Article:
LEARN Charter School Network Charter Proposal for Chicago Heights School District 170

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1 LEARN Charter School Network Charter Proposal for Chicago Heights School District 170 December 15, 2014

2 Table of Contents Executive Summary Introduction I. Mission and Core Values Local Needs Assessment Local Education Assets Student Achievement Local Education Challenges and Needs The Benefit of a LEARN Charter School Drivers of Success Education Plan The Curriculum and Instructional Approach Curriculum: Evidence of Effectiveness Meeting the Needs of All Learners a. Meeting the Needs of English Language Learners b. Support for Accelerated Students c. Meeting the Needs of Students with Disabilities d. Meeting the Needs of Students Who Require Extended Year Services Meeting Students' Social and Emotional Needs a. Student Support Services Team b. Multi-Tiered System of Supports Assessment and Data-Driven Instruction Academic Goals School Culture and Climate School Calendar and Daily Schedule School Policies a. Student Code of Conduct b. School Safety c. Promotion/Retention Professional Development a. Induction Period b. Professional Learning Schedule and Plan c. Network-Based Professional Development d. Professional Learning Program Evaluation e. Teacher Evaluation f. Developing Teacher Leaders Student Recruitment a. Student Recruitment Strategy b. Admissions Policy

3 Leadership, Oversight, Staffing & Operations T 1. Design Team Capacity Board of Directors a. Board Structure b. Board Members Staffing Model Staff Recruitment Hiring Process School Operations Leadership Network Operation Support to Schools Operations Support to Schools from Outside Providers Technology Insurance and Liability Operations Management Timeline Community Involvement Community Partnerships Parent Advisory Council Parental Involvement Plan Local Hiring Facilities FACILITIES 1. Potential Sites ADA Accessibility Financials Business and Foundation Partners Internal Financial Controls Budget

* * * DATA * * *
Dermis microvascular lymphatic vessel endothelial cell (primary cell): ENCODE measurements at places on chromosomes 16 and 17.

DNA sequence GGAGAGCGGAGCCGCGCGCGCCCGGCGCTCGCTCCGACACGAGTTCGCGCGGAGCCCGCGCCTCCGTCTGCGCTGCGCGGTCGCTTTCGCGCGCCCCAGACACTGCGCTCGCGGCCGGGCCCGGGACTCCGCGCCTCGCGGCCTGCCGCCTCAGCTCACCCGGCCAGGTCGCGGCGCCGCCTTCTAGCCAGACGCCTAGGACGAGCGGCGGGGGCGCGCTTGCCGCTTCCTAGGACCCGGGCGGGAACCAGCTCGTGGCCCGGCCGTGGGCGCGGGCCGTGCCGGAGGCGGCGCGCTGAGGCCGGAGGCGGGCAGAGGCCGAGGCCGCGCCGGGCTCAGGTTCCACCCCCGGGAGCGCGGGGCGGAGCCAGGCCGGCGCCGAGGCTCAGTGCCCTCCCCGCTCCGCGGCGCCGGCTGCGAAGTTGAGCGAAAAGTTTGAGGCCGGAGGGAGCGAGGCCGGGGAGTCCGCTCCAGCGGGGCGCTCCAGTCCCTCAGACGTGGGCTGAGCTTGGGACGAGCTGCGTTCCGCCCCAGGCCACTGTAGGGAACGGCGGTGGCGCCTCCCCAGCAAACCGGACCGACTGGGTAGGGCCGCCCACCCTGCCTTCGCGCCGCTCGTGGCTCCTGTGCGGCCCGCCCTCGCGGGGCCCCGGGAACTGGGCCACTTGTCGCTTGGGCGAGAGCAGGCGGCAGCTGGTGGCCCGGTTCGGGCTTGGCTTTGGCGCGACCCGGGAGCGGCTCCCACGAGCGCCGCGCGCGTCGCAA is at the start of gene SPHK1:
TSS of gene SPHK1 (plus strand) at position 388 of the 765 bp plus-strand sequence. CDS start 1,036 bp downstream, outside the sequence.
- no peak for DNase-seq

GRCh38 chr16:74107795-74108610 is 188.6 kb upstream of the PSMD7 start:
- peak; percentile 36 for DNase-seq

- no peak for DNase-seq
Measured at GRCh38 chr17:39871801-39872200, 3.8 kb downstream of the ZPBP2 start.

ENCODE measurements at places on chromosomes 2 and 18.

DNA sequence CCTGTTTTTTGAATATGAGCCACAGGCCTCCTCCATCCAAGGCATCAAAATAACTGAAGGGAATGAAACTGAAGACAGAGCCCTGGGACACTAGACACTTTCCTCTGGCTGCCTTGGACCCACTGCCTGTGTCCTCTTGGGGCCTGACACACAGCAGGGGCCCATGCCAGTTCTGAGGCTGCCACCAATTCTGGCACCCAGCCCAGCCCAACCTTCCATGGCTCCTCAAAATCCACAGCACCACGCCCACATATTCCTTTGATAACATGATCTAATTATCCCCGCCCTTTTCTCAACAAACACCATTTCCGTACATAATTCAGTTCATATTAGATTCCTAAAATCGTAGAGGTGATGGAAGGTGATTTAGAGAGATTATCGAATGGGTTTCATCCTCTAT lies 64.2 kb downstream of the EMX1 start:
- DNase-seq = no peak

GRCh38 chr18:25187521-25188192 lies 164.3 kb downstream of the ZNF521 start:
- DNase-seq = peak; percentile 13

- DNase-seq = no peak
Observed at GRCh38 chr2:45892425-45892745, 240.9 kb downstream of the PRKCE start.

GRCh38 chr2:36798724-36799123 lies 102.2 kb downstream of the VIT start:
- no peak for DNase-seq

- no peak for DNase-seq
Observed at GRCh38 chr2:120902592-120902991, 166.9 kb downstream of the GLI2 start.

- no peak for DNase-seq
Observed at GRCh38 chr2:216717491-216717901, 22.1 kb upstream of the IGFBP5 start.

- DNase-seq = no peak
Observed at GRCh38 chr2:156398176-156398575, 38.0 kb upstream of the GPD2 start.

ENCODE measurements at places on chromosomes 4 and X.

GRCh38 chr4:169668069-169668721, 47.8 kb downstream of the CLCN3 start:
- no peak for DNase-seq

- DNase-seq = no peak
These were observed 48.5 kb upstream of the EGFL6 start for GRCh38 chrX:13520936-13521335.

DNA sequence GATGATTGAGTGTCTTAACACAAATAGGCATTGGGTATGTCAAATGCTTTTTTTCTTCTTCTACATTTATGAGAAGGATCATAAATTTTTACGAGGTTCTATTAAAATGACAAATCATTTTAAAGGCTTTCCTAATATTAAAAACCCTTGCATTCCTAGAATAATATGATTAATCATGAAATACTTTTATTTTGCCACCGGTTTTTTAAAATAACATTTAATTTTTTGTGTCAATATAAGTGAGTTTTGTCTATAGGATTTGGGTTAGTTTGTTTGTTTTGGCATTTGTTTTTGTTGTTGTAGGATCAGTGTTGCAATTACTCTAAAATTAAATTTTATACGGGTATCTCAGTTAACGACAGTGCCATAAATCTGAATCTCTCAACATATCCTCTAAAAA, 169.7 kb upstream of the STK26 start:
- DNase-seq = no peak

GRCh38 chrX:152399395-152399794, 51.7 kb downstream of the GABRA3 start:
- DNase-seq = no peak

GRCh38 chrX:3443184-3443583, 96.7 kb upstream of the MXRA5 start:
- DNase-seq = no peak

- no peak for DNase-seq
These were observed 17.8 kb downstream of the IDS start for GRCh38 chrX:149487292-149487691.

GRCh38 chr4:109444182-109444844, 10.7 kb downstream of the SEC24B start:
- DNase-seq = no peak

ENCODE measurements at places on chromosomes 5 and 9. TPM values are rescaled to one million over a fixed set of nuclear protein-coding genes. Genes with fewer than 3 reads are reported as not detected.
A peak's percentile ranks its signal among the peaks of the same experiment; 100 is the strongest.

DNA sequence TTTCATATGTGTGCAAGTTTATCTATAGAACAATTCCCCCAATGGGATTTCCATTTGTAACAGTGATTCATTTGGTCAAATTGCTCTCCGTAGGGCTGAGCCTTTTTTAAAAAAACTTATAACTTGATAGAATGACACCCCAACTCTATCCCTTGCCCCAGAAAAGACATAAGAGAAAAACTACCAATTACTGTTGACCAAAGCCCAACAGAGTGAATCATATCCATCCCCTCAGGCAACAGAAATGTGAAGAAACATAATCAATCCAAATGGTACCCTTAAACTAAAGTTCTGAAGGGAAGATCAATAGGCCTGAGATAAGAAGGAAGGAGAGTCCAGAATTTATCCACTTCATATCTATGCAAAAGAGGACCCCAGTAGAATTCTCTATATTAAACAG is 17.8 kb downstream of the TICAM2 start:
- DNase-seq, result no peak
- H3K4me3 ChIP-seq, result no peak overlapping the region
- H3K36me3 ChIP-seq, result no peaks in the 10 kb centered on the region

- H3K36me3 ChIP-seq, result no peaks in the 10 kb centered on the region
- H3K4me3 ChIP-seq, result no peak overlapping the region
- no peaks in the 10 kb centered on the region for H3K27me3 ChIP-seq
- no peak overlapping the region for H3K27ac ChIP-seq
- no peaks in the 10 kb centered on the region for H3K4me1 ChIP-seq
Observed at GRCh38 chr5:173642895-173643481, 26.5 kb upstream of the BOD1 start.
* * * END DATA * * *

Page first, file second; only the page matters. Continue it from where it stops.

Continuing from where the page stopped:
4 EXECUTIVE SUMMARY LEARN Charter School Network, an Illinois 501(c)(3) nonprofit organization, is a proven provider of K-8 college preparatory education for traditionally underserved students, enrolling primarily minority and low-income children. Our first school opened in 2001, and we now operate eight elementary and middle schools in the Chicago area, including in the city of North Chicago. Of the 3,600 students currently enrolled in our schools, 89% are low-income, 89% are African American, and 9% are Hispanic. We hope to partner with Chicago Heights District 170 in creating a K-8 school that provides a new, high-quality option for families while also accelerating student achievement for the district as a whole. Mission & Results The mission of LEARN Charter School Network ( LEARN ) is to provide children with the academic foundation and ambition to earn a college degree. We choose to focus specifically on elementary education (K-8) because we believe that the ambition and academic foundation for college must be sown and cultivated early in a child s academic career. We believe that students racial, ethnic or economic background should not predict their academic achievement, and our academic results bear out this belief. LEARN s Hispanic, low-income, limited English proficient, and African American students are significantly outperforming the state average for their peers in each of these subgroups. Our most important outcomes, however, are those that are directly aligned to our mission as a college preparatory elementary school: high school success and college enrollment. To ensure that we are achieving these outcomes, we track LEARN alumni throughout high school and college. Our results to date are strong: 95% of LEARN alumni graduate from high school, and 95% of LEARN alumni attend college, with 71% enrolling in 4-year colleges or universities and 24% enrolling first in 2-year colleges. Drivers of Success The following drivers have been critical to our success in achieving our college preparatory mission: Student Support Services. To ensure that students' social and emotional needs are addressed so that barriers to learning are removed, LEARN provides extensive support services with a socialworker or counselor based at each site, as well as a network-wide team of specialists. Each of our schools also follows a social and emotional learning curriculum that explicitly teaches students skills such as managing conflicts and emotions, working as a team, building respectful relationships, and making responsible decisions. Talent. LEARN receives approximately 3,000 applications and interviews over 1,000 candidates each year to select the best instructors and leaders for the schools within the Network. Our Network recruits top talent from local, regional, and national education partners and universities. We seek out and hire exceptional teachers because we know that teachers have a greater impact on student success than any other factor in a school. Low Student-to-Teacher Ratio. We intentionally keep classes small (typically ranging from 20 to 25) in order to provide individualized and differentiated instruction to our students. 4